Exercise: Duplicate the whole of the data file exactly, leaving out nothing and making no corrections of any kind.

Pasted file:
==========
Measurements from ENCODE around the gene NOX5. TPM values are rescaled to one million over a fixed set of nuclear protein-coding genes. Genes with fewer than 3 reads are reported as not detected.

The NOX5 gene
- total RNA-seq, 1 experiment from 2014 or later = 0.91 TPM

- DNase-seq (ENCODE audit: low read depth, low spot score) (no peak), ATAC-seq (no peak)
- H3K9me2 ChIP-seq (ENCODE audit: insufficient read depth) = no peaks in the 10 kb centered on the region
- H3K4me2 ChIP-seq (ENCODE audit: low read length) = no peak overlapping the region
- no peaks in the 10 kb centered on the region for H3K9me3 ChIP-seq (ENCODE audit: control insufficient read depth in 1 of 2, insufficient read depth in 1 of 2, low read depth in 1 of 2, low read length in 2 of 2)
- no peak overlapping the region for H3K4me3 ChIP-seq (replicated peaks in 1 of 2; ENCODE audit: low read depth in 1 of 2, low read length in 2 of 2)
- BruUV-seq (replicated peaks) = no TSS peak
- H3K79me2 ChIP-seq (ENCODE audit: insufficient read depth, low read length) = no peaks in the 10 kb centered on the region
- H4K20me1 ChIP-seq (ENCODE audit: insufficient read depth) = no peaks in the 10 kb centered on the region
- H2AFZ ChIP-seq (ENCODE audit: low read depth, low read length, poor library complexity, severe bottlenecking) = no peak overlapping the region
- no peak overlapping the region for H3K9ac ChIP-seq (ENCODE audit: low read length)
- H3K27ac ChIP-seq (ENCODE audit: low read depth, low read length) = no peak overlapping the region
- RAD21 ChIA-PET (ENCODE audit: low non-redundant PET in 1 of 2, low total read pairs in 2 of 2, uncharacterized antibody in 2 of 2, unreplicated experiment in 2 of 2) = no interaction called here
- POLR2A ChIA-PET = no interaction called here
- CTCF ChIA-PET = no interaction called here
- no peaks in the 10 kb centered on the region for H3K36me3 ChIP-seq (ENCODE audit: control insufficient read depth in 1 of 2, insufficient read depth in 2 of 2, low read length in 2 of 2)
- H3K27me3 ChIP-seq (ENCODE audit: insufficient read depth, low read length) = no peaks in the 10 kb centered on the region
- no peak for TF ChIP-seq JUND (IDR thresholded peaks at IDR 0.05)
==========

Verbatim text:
Measurements from ENCODE around the gene NOX5. TPM values are rescaled to one million over a fixed set of nuclear protein-coding genes. Genes with fewer than 3 reads are reported as not detected.

The NOX5 gene
- total RNA-seq, 1 experiment from 2014 or later = 0.91 TPM

- DNase-seq (ENCODE audit: low read depth, low spot score) (no peak), ATAC-seq (no peak)
- H3K9me2 ChIP-seq (ENCODE audit: insufficient read depth) = no peaks in the 10 kb centered on the region
- H3K4me2 ChIP-seq (ENCODE audit: low read length) = no peak overlapping the region
- no peaks in the 10 kb centered on the region for H3K9me3 ChIP-seq (ENCODE audit: control insufficient read depth in 1 of 2, insufficient read depth in 1 of 2, low read depth in 1 of 2, low read length in 2 of 2)
- no peak overlapping the region for H3K4me3 ChIP-seq (replicated peaks in 1 of 2; ENCODE audit: low read depth in 1 of 2, low read length in 2 of 2)
- BruUV-seq (replicated peaks) = no TSS peak
- H3K79me2 ChIP-seq (ENCODE audit: insufficient read depth, low read length) = no peaks in the 10 kb centered on the region
- H4K20me1 ChIP-seq (ENCODE audit: insufficient read depth) = no peaks in the 10 kb centered on the region
- H2AFZ ChIP-seq (ENCODE audit: low read depth, low read length, poor library complexity, severe bottlenecking) = no peak overlapping the region
- no peak overlapping the region for H3K9ac ChIP-seq (ENCODE audit: low read length)
- H3K27ac ChIP-seq (ENCODE audit: low read depth, low read length) = no peak overlapping the region
- RAD21 ChIA-PET (ENCODE audit: low non-redundant PET in 1 of 2, low total read pairs in 2 of 2, uncharacterized antibody in 2 of 2, unreplicated experiment in 2 of 2) = no interaction called here
- POLR2A ChIA-PET = no interaction called here
- CTCF ChIA-PET = no interaction called here
- no peaks in the 10 kb centered on the region for H3K36me3 ChIP-seq (ENCODE audit: control insufficient read depth in 1 of 2, insufficient read depth in 2 of 2, low read length in 2 of 2)
- H3K27me3 ChIP-seq (ENCODE audit: insufficient read depth, low read length) = no peaks in the 10 kb centered on the region
- no peak for TF ChIP-seq JUND (IDR thresholded peaks at IDR 0.05)